What we don’t know about the voter ID amendment
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What we don’t know about the voter ID amendment

On November 6th Minnesotans will vote on whether
to amend the state Constitution. And one of the proposed amendments will change
how future Minnesota elections work. It’s called the Voter ID amendment.
Right now, you don’t need a photo identification card in order to cast a ballot. The amendment
would change that. If it passes, it would make a number of other
changes to the voting system, too — but we won’t find out how they’ll work until sometime
next year. The amendment creates several requirements.
But either the Legislature, the courts or both will decide how to implement them.
Let’s start with the requirements. The question you’ll see on your ballot mentions two of
them. 1. You need a valid photo ID to vote. 2. And
the state must give free IDs to eligible voters. But the proposed amendment has three times
as many words as the ballot question. And it adds several more requirements:
-In addition to being valid, the photo ID will have to be government-issued
-Minnesota would need to set up a new system of provisional balloting
-And all voters (including absentee voters) will be subject to substantially equivalent
identity and eligibility verification The amendment would make these requirements
part of the state constitution, but it doesn’t define what they mean or specify how they
would work. What counts as a valid, government-issued
photo ID? Does it need to have your current address on it? Right now college kids can
use their student IDs to register to vote. Would those count?
It says voters who don’t have the right ID on election day would get to cast provisional
ballots. Those ballots would be counted only if the voter certifies the ballot later. But
doesn’t say how that process would work. How much time would you have to certify the ballot?
What would certifying it involve? And then there’s the part about making sure
all voters are subject to substantially equivalent identity and eligibility verification. What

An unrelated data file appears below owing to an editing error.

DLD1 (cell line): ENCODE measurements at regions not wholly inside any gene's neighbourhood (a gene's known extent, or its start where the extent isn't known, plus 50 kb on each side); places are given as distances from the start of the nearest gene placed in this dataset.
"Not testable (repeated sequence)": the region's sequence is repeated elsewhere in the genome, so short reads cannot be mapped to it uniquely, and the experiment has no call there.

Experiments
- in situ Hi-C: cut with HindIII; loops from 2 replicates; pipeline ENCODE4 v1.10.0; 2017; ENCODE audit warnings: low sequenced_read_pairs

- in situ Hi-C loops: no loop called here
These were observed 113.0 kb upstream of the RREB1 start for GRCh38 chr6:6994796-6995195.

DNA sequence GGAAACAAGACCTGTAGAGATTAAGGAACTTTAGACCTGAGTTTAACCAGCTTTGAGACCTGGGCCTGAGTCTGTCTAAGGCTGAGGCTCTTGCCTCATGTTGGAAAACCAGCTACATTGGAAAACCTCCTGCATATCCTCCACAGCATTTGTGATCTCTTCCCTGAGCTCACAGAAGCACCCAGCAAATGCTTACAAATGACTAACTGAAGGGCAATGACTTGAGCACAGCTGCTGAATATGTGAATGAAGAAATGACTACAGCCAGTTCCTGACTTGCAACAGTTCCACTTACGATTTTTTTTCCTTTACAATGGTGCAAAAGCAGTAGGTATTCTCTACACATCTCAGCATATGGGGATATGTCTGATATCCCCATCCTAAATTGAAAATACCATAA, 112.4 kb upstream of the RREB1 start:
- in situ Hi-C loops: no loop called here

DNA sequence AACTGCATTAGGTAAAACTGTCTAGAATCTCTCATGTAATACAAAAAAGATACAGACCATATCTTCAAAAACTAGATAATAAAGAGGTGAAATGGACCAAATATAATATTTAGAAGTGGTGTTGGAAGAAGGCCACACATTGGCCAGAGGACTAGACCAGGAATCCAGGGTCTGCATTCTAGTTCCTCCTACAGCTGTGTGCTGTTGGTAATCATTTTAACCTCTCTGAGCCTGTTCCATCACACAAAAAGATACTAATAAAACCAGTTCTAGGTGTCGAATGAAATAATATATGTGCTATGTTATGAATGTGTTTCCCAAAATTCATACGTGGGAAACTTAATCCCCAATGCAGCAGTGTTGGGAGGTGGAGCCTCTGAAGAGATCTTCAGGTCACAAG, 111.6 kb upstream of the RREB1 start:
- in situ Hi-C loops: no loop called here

would that mean for absentee voters? What about people voting in person? How would it
affect same-day registration? The amendment leaves the answers to all these
questions up to the state legislature. If they can’t reach an agreement with the governor
and pass a law, a court will have to fill in the blanks instead.
Lots of states have passed voter ID laws, but they weren’t faced with this level of
uncertainty. Of the 33 states that have some kind of voter
ID law, the National Conference of State Legislatures says only nine have the kind of strict requirement
proposed in Minnesota. And all but one of those states enacted the requirement through
the normal legislative process, so there weren’t a lot questions about how the new requirements
would work. The only state that’s put voter ID in its constitution is Mississippi.
And while both sides in the voter ID debate make predictions about how it will work here,
the fact of the matter is: We don’t know, exactly. The entire Legislature is up for
election this year. So we don’t even know who will be writing the rules for the new
system if it passes.


  • Susan Davis

    I used to think this ammendment was a good idea (to prevent voter fraud), until I talked to a co-worker of mine who just moved from IL. He didn't think he'd be able to vote because of the state listed on his license-He didn't have one from MN yet. He didn't know he could use his college ID. I informed him of other ways you can vote here, which got me thinking about how difficult this would be should this ammendment pass. Voting is a constitutional right. It should be afforded to ALL Americans.

  • michael conrad

    In the past couple days, the Star Tribune, St. Cloud Times, Duluth News Tribune, and Detroit Lakes Tribune have all endorsed “Vote No on the Photo ID Amendment.”

  • Bradman8888

    Why is it you are afraid of voter id? Everything else you do needs id. I am sure your afraid of loosing out on all those people that are voting that shouldn't be. Bet you voted for obama didn't ya?

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